The concept of “worthy” versus “unworthy” victims seems a fertile one in analyzing the treatment of the victims of the gendercidal atrocities in Kosovo, and male victims of violence more generally.(5) In this section, I sketch some of the predictable, even ritualized, means by which “unworthy” male victims were excluded from the analysis, and “worthy” ones – notably children and women — privileged.(6)
“The effacing of male victims in mass media is generally accomplished by three interrelated strategies. The first might be called incidentalizing. Modern news, as noted, is a hierarchical creature. It generally “leads” with the dominant theme of the article, which the headline is also meant to convey. Many newspapers, printing or reprinting an article or wire-service report, will include only (a version of) the headline and the first several paragraphs of the story. Thus, to relegate an important theme to passing mention in the middle reaches of the article, or to introduce it only at the end, is effectively to render it incidental and inconspicuous, if not outright invisible.”
This sounds very familiar. I recall writing about the atrocities committed by the terrorist group Boko Haram in Nigeria and the absence of any reference to the gender of the boys and men massacred by these fanatics. Sometimes you might discover they were males ten paragraphs into the piece. Any harm inflicted upon females was reported with the gender of the victims as the very heart of the story. The fact that they were females was usually revealed in the headlines and then repeated continually throughout the article.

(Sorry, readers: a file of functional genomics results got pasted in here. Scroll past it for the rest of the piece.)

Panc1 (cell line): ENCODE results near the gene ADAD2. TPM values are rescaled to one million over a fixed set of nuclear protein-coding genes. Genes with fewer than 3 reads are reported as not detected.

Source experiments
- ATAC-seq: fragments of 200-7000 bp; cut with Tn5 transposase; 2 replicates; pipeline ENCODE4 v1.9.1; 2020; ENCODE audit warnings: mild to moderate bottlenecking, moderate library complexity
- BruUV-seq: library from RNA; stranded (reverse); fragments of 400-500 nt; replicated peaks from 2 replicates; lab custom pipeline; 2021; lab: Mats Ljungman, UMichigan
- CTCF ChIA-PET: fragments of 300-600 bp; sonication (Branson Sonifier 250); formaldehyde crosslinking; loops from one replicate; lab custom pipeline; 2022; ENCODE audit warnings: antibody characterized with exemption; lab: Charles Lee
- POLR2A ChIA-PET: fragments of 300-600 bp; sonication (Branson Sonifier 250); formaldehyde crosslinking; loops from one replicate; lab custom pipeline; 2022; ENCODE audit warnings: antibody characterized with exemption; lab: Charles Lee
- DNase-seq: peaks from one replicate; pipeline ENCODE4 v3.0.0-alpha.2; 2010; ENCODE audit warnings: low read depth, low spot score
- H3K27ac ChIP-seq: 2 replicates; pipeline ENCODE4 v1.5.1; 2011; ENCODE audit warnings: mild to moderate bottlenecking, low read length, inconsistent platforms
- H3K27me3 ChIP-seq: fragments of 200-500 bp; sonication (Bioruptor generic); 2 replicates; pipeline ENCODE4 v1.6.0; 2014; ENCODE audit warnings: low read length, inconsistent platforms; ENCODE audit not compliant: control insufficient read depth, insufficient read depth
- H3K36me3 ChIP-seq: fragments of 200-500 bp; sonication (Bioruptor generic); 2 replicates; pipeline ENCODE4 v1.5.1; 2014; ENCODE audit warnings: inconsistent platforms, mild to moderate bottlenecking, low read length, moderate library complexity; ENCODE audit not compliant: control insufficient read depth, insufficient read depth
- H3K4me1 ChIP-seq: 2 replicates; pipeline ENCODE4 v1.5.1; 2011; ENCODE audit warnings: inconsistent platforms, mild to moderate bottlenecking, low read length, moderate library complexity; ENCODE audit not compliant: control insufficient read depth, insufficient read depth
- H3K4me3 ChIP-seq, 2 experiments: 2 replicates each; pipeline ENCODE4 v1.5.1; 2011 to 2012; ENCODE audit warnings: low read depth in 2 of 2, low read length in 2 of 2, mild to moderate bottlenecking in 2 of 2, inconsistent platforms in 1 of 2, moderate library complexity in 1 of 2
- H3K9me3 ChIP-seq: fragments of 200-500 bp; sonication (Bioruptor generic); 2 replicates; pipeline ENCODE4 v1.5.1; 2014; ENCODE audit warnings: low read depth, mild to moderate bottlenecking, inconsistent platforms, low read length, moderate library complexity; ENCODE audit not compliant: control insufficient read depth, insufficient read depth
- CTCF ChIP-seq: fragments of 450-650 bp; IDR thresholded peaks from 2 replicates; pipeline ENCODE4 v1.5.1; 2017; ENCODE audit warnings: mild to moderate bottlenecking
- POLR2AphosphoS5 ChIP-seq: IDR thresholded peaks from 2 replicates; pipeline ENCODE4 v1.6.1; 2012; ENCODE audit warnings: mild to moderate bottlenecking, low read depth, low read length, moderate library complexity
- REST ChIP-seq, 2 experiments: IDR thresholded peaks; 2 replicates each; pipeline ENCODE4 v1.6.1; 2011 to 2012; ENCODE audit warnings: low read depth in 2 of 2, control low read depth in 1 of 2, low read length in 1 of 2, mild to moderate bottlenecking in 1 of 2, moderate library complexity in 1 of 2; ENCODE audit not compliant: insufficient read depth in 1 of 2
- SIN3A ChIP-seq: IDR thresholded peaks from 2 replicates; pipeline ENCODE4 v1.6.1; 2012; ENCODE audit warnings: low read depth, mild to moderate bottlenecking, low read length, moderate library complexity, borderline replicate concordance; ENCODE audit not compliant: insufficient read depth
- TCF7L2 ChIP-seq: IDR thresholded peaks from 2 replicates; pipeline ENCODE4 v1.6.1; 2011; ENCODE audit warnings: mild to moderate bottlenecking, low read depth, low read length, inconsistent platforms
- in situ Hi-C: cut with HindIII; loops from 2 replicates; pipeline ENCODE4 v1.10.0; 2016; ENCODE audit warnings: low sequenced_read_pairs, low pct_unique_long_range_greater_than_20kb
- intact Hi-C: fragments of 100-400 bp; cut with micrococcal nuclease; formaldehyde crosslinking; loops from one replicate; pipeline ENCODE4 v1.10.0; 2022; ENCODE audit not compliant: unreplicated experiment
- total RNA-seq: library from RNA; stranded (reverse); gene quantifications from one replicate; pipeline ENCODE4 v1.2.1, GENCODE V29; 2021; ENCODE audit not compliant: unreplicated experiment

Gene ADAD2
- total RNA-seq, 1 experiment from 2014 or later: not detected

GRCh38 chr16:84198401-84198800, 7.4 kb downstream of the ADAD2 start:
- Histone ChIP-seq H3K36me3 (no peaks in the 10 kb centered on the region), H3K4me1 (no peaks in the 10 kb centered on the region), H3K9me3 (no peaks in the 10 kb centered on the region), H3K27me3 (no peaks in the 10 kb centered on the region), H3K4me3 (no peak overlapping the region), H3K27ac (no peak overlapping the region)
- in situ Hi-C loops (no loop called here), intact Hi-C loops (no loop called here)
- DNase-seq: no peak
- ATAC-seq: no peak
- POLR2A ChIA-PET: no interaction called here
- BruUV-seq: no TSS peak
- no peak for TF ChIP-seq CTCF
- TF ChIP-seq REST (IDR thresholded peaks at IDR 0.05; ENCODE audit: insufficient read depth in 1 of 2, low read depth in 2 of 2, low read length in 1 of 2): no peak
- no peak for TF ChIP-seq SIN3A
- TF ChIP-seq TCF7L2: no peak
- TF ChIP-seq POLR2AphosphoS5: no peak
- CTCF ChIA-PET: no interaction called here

Adam Jones provides an example of this type of journalism.
The Death March of the Kosovo Refugees
MORINA, Albania, April 18 (AFP) — Among the thousands of refugees fleeing Kosovo, none suffer worse than those forced to travel for days and nights on end on foot. While many cross the border into Albania and Macedonia in cars or open trailers drawn by tractors, the rest have had to walk, harried by Serbian troops on what for some became a death march. Staggering up to the red barrier marking the frontier, carrying children and baggage, and supporting the elderly, they sob as they gulp down food offered by humanitarian organisations. Their accounts, consistent, precise and detailed, describe a Kosovo that has been turned into a hell, criss-crossed day and night by columns of refugees expelled from the Serbian province in ferocious “ethnic cleansing.” “We walked almost without stopping for four days and four nights,” groaned Hysnije Abazi, 22, from Kladernica in central Kosovo. “We were escorted all the time by Serbs in vehicles or on foot. We were not allowed to drink, stop, rest or shelter from the rain. Before we set off they set fire to our cars and tractors and ordered us to march in columns.” They also took away all the males aged 15 or over [!]. Crinkle-haired Afertita Kajtazi, 23, her eyes ringed with fatigue, said their [i.e., the refugees’] treatment was deliberately harsh. … (emphasis added)